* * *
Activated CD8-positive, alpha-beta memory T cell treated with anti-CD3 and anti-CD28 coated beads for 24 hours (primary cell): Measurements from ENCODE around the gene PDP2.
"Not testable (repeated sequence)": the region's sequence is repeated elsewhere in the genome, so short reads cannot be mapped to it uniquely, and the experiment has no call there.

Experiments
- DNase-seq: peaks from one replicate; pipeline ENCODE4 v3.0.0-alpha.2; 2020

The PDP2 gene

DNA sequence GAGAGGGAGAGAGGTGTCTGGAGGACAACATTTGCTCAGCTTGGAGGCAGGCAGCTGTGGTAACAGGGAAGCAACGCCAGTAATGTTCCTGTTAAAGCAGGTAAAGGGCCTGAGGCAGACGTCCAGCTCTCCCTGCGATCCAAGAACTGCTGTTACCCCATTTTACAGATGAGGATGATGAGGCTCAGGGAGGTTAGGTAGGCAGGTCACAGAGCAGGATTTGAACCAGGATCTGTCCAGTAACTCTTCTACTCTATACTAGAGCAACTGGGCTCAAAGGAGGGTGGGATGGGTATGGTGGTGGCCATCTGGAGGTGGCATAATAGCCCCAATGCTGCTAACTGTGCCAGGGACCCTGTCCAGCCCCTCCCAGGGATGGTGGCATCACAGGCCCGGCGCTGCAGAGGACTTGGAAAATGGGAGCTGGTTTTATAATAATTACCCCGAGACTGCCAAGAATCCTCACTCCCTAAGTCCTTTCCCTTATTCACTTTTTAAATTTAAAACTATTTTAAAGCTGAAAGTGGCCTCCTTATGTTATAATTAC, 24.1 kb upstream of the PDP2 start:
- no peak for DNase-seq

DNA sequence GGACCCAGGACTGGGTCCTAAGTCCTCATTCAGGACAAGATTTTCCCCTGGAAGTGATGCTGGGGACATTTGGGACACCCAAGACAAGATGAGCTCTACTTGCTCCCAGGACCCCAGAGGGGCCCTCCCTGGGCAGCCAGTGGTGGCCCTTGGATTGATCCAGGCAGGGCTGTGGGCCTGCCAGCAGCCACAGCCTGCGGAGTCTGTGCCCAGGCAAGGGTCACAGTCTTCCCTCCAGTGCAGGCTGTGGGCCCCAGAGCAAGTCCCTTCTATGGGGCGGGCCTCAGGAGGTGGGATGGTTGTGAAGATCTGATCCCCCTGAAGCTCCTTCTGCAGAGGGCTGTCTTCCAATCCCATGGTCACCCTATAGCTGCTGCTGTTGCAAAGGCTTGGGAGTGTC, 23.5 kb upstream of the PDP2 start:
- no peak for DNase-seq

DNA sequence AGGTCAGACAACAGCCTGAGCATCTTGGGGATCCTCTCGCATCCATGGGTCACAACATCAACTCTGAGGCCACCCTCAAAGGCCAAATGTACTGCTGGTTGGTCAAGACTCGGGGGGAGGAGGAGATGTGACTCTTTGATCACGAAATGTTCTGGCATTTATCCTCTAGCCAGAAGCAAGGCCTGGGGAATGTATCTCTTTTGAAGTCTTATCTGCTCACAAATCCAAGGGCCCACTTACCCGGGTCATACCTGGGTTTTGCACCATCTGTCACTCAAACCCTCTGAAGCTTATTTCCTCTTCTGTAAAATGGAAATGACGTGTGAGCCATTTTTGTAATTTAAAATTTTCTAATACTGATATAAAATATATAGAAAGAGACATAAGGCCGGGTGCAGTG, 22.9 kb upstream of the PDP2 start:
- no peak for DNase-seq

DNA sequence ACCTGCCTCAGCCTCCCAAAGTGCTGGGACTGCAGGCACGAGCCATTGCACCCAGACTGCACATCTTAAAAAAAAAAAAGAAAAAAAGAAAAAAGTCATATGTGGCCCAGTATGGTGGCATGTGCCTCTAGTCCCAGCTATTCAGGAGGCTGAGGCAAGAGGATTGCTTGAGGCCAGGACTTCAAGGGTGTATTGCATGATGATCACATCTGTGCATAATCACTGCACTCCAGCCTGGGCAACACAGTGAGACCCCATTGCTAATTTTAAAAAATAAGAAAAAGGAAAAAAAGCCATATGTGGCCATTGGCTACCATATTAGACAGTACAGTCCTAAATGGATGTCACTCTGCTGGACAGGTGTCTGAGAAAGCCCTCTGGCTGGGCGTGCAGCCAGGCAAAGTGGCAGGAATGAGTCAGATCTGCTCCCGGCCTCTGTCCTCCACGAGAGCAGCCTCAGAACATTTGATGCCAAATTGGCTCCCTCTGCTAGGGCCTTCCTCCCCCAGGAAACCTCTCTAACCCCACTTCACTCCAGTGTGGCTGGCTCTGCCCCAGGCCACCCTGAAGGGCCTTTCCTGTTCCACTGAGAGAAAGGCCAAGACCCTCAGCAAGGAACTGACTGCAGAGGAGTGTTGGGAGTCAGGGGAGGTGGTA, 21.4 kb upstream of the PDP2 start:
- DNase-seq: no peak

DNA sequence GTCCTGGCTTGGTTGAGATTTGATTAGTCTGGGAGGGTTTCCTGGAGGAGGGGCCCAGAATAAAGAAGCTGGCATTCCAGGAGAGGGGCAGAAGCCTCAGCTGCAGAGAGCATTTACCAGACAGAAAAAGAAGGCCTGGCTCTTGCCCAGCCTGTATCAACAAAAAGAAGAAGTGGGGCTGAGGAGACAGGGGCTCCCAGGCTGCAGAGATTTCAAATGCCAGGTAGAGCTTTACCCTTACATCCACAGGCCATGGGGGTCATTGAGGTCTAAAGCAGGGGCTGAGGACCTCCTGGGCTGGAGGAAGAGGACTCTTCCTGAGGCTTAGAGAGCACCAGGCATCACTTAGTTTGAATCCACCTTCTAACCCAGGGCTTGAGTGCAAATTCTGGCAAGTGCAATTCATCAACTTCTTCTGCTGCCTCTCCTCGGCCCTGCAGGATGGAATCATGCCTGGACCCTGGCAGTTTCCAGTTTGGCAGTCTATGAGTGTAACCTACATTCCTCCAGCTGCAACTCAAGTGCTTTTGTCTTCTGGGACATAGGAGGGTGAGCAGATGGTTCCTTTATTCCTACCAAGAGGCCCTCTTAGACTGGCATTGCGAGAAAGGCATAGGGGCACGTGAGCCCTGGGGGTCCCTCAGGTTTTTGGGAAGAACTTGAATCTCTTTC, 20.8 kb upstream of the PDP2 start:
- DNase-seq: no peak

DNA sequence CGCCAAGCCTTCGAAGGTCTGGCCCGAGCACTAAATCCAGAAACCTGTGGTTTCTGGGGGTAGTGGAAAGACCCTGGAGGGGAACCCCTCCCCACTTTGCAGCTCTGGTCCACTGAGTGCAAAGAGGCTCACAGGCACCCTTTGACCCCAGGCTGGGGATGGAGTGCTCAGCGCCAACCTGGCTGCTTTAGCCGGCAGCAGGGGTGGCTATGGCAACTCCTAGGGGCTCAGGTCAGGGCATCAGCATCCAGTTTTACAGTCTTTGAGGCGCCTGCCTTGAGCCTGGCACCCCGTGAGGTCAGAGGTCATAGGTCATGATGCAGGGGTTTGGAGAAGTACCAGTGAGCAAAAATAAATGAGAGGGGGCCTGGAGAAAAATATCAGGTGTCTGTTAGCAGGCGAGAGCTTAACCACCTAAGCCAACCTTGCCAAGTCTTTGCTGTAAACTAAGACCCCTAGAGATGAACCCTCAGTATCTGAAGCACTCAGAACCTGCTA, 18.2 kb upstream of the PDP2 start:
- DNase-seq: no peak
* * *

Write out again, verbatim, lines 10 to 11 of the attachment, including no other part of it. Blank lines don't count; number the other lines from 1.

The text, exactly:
DNA sequence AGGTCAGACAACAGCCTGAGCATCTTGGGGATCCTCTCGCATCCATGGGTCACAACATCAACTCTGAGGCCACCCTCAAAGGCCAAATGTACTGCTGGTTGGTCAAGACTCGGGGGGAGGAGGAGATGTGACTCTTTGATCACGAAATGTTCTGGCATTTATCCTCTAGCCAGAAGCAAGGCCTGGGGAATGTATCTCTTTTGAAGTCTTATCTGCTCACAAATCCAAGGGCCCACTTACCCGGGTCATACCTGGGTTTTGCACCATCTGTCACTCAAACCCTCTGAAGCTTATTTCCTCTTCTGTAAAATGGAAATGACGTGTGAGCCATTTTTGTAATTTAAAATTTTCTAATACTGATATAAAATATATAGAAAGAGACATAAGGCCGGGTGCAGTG, 22.9 kb upstream of the PDP2 start:
- no peak for DNase-seq